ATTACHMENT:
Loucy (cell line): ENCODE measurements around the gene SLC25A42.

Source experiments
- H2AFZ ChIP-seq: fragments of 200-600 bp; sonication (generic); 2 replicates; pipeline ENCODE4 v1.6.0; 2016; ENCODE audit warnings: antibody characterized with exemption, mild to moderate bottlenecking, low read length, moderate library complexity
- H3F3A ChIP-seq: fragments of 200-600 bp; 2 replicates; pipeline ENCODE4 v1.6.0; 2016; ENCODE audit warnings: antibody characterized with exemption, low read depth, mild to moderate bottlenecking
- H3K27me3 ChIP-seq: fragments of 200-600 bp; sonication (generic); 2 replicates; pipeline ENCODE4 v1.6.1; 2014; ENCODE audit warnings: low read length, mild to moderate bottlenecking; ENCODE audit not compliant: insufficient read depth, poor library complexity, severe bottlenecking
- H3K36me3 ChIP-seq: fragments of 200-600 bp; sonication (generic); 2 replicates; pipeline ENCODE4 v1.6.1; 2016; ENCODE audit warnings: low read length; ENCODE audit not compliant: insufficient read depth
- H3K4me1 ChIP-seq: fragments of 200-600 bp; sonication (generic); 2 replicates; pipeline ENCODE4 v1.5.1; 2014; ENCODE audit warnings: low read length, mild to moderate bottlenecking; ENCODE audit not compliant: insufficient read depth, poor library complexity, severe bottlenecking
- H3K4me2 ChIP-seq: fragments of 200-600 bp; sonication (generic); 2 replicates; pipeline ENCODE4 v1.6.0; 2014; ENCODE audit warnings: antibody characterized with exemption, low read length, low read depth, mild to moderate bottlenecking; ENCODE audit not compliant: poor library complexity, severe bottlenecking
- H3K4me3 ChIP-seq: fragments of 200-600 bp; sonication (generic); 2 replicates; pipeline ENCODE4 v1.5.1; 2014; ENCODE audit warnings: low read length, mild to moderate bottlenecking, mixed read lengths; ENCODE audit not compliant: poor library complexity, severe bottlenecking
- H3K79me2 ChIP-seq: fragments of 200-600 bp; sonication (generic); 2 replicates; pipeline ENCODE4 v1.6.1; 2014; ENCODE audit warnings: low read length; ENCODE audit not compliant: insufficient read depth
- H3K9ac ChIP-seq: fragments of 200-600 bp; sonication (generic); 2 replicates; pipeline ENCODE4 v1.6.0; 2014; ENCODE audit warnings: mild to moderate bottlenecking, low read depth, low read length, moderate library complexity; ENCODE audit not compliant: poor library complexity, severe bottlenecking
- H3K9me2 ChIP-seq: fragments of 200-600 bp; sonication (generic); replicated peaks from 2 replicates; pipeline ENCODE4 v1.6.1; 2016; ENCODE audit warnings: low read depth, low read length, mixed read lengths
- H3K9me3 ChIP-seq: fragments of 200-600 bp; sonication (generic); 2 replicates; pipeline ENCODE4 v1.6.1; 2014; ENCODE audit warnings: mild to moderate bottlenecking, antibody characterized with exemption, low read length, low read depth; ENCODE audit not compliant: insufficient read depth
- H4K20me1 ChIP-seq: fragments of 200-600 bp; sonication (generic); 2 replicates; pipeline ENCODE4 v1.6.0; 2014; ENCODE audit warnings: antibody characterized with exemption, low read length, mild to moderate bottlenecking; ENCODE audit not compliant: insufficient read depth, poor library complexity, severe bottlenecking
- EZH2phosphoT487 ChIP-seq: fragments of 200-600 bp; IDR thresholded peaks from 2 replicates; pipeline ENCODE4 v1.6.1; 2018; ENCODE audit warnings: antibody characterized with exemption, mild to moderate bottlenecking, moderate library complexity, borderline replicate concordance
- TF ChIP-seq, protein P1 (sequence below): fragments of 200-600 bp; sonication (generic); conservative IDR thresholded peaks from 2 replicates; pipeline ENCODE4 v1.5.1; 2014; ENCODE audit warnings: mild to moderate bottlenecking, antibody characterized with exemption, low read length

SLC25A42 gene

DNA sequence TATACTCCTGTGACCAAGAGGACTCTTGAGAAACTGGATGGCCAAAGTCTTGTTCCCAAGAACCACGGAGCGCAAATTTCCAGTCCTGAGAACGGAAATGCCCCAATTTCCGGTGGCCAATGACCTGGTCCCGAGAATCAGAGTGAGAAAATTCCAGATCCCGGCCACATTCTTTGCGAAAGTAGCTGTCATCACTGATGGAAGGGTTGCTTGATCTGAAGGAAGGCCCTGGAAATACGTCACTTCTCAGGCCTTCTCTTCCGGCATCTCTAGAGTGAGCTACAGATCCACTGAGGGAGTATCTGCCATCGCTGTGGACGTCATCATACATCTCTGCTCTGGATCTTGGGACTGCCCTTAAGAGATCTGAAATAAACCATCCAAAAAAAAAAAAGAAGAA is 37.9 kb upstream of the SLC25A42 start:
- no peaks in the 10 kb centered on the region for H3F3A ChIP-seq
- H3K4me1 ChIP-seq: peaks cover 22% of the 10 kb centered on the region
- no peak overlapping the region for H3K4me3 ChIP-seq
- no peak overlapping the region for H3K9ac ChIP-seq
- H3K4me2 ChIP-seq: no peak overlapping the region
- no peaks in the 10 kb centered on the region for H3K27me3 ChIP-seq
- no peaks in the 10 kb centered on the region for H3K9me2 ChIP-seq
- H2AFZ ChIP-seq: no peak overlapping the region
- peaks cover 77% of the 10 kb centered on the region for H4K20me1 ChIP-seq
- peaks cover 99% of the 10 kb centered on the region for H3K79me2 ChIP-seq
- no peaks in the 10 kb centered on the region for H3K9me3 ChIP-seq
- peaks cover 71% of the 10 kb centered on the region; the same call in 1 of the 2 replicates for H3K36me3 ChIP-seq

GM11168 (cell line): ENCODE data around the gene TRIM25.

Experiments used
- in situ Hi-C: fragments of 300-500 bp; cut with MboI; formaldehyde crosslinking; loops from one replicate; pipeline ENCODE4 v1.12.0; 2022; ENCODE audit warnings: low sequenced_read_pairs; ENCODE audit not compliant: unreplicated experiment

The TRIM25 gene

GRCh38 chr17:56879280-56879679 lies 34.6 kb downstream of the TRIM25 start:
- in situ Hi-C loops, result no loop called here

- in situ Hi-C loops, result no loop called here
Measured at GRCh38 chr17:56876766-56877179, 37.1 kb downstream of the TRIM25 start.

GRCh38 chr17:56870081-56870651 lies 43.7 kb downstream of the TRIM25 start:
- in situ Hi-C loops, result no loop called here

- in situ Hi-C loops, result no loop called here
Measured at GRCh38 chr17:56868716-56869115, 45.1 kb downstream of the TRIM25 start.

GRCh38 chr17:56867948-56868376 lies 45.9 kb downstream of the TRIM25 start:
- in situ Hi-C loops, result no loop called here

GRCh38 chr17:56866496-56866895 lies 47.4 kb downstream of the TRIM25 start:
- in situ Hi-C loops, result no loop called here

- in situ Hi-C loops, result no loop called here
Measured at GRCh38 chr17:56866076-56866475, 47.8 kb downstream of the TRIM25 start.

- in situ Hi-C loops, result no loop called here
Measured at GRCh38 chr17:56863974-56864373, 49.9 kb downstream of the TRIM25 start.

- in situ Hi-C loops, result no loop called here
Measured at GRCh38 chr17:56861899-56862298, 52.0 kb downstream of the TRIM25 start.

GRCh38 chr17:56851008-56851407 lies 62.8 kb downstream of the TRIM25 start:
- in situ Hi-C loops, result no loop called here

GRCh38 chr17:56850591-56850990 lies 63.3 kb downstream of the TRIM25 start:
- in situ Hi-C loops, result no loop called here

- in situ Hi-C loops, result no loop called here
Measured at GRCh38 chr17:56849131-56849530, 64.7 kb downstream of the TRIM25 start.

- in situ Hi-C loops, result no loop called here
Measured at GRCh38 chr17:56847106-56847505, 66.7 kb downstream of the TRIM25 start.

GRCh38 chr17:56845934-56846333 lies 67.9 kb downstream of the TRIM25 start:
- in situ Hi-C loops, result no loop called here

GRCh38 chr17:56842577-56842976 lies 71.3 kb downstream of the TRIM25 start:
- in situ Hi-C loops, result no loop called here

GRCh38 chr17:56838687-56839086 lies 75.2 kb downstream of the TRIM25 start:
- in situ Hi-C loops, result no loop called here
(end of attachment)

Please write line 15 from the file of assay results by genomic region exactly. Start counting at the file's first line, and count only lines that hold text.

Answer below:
- EZH2phosphoT487 ChIP-seq: fragments of 200-600 bp; IDR thresholded peaks from 2 replicates; pipeline ENCODE4 v1.6.1; 2018; ENCODE audit warnings: antibody characterized with exemption, mild to moderate bottlenecking, moderate library complexity, borderline replicate concordance